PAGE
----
One fan for chipset, another two for VRM
Several years ago, small coolers with 40mm fans were quite common for chipsets instead of heatsinks. Often so noisy that modding was practically necessary. After a couple of years, this trend was fortunately defeated, but recently, rotors with blades are back on high-end boards. Evga presented X299 Dark which even stands out: it has three fans.
X299 Dark is not on the market yet, but it is not a completely new phenomenon. Evga first boasted about it at the end of May, when Skylake-X processors were revealed. But back then it was a bit different. Evga now posted a new picture of this board on Twitter that shows those three fans mentioned earlier. It has one radial fan in the chipset area, but its function is probably to push the air under the cover of the M.2 slot for SSD (a similar principle as with graphics cards).
But more extreme are the remaining two fans that Evga has seated on the cooler of the power supply circuit. According to their less sophisticated look, it seems like an unplanned improvement that has been added at a later stage of development. The earlier version of X299 Dark had a different, and probably a slightly less efficient, VRM cooler which, according to its appearance, was more like conventional solutions on mainstream boards. Evga, perhaps thanks to the publicity around power supply circuits of X299 platforms on Youtube, has probably decided to give it a boost. On the other hand, the active cooler for chipset and the M.2 slot is unchanged and has been part of the design from the beginning.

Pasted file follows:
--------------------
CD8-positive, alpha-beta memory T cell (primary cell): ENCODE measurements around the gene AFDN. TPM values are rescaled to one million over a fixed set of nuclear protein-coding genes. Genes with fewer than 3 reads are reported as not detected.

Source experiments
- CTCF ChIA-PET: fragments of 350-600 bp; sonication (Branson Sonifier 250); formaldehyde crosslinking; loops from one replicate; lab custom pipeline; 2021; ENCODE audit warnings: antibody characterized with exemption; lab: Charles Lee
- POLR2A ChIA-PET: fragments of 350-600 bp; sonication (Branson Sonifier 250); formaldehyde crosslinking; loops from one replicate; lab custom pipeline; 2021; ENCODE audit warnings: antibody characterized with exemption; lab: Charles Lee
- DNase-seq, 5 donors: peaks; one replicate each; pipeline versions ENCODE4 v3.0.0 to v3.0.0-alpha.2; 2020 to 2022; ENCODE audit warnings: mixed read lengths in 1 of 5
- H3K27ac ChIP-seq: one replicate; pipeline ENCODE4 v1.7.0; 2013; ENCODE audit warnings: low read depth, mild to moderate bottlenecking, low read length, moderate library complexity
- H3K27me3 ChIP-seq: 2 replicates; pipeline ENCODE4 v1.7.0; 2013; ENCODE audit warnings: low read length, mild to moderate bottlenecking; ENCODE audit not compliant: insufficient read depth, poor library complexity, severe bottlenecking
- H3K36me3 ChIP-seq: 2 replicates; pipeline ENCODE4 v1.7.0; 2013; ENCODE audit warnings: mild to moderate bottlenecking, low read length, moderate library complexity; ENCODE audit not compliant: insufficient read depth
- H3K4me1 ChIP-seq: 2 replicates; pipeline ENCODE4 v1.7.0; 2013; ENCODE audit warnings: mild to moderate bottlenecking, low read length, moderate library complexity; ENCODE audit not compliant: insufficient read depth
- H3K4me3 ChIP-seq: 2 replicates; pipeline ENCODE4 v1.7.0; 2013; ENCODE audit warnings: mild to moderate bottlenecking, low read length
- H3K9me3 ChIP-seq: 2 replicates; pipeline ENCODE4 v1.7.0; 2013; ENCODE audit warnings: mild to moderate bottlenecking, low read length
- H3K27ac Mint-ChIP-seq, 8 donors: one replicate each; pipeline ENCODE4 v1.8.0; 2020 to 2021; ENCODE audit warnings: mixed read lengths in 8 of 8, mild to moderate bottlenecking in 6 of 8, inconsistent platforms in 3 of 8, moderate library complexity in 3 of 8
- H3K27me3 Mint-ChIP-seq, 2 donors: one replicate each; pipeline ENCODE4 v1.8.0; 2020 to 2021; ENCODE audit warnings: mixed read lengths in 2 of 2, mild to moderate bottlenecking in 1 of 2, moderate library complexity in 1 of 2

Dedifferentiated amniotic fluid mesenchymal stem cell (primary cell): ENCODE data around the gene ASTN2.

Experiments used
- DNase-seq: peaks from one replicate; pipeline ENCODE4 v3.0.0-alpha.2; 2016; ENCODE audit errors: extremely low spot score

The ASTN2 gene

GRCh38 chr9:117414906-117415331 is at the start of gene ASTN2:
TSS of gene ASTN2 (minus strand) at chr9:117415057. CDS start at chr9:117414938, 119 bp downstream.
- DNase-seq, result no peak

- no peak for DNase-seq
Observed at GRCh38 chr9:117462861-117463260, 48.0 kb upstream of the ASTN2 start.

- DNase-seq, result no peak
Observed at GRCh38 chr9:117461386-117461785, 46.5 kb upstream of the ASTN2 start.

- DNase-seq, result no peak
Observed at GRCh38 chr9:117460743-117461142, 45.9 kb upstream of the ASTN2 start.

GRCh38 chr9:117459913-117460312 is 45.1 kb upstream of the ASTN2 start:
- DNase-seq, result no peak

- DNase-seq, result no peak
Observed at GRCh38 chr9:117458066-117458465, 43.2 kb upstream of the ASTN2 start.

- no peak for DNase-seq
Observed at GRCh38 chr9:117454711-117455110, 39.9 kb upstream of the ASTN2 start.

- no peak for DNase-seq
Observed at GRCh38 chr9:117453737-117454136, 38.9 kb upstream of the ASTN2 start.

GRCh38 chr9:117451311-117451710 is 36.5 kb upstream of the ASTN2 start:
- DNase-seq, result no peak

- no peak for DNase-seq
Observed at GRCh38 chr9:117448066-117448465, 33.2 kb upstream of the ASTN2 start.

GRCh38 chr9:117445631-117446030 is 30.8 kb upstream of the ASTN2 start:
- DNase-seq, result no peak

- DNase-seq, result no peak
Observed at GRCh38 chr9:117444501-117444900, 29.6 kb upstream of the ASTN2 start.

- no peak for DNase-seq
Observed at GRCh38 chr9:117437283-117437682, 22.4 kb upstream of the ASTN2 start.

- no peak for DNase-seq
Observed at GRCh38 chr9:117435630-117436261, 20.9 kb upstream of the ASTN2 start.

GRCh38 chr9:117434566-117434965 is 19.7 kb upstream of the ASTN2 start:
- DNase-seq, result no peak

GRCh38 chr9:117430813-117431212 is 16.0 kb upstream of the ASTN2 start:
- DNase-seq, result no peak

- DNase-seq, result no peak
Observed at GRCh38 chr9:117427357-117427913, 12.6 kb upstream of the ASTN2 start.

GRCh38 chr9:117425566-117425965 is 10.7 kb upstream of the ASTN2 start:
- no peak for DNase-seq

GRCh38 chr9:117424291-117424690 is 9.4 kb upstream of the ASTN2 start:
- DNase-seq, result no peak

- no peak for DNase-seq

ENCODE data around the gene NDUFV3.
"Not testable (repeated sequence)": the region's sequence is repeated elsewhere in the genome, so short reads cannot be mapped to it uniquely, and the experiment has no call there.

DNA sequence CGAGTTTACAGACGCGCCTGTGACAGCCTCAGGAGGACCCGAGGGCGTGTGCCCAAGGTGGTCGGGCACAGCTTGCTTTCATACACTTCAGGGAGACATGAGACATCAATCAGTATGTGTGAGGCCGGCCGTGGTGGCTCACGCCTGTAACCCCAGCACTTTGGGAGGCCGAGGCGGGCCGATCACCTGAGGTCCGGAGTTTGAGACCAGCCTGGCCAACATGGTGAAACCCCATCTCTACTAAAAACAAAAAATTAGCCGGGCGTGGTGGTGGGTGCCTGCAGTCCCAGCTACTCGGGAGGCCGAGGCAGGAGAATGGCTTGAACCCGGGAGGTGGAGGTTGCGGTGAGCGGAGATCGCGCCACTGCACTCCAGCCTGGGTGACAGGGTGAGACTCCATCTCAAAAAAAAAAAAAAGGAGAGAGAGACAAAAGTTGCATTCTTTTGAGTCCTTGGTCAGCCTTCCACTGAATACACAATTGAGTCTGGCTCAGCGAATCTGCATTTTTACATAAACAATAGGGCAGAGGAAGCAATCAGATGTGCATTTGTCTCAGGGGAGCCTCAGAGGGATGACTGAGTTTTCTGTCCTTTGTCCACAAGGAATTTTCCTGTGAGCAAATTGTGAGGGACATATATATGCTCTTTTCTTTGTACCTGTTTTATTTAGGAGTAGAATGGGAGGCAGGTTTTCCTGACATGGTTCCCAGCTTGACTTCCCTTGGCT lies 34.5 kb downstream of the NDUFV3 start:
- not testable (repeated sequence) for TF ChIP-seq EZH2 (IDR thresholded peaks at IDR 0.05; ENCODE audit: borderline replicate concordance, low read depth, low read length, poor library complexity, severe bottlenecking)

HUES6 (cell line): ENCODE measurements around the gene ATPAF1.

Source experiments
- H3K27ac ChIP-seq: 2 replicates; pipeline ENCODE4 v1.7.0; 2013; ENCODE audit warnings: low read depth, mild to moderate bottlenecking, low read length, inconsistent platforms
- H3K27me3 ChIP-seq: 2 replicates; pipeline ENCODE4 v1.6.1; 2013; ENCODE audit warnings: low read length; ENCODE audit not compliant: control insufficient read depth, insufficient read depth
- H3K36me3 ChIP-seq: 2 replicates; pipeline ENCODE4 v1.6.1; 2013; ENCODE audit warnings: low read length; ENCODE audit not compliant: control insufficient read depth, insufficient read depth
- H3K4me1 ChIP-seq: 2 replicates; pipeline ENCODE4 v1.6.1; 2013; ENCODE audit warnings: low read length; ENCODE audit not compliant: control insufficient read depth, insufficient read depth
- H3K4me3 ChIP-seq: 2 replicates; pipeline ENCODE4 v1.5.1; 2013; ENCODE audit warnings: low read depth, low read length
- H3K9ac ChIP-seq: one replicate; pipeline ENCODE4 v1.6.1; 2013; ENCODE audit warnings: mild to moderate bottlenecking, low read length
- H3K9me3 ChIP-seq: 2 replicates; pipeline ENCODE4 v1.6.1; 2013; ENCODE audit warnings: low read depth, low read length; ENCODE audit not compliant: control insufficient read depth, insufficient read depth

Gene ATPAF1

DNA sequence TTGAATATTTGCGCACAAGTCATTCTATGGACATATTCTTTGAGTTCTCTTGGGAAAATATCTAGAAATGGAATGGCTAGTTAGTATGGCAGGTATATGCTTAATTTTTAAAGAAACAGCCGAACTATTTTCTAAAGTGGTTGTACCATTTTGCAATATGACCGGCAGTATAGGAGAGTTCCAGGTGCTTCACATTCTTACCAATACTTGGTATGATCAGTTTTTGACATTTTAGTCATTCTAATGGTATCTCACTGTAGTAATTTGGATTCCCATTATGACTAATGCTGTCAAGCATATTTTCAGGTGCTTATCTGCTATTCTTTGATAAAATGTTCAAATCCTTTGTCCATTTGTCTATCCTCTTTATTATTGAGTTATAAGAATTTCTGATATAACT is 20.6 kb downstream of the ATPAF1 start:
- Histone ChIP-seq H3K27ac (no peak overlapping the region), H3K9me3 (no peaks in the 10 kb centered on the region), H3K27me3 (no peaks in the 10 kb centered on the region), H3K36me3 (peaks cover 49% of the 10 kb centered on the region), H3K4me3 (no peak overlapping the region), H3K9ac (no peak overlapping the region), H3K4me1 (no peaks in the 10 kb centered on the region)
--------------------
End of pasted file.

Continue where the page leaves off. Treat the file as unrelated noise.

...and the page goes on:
From our point of view, it is nice that VRM will be cooler, but these two fans present a concern about the noise that the cooler will cause. It seems that it could be a 30 x 30 mm fan, a smaller size than those 40mm fans on old boards. Small fans are generally a major source of noise. In order to achieve greater flow, they run at high speed and if it is about 5000 rpm, the sound is usually quite unpleasant.
But it seems that the plastic holder could be removable, so fans may be needed only with the most powerful CPU platforms like Core i9-7980XE, or when overclocking. Note that they “blow“ only around the edges of the heatsink. Evga probably did not add a third central fan, because it would collide with cables plugged into two 8-pin connectors which are just behind the heatsink.
If you get over those 30mm fans, it is good to mention that the heatsink has ribs and it is not just another block of aluminum, as it is popular today. But the question is whether this is the ideal type of ribbing. These thin and dense ribs work well with a fan. However, if the fan is removed, the efficiency of this solution may decrease because without a direct flow this type of heatsink is not as good as those with wider spacing of ribs (and thin ribs have a small volume). How satisfactorily will such heatsink work only with system airflow is difficult to say.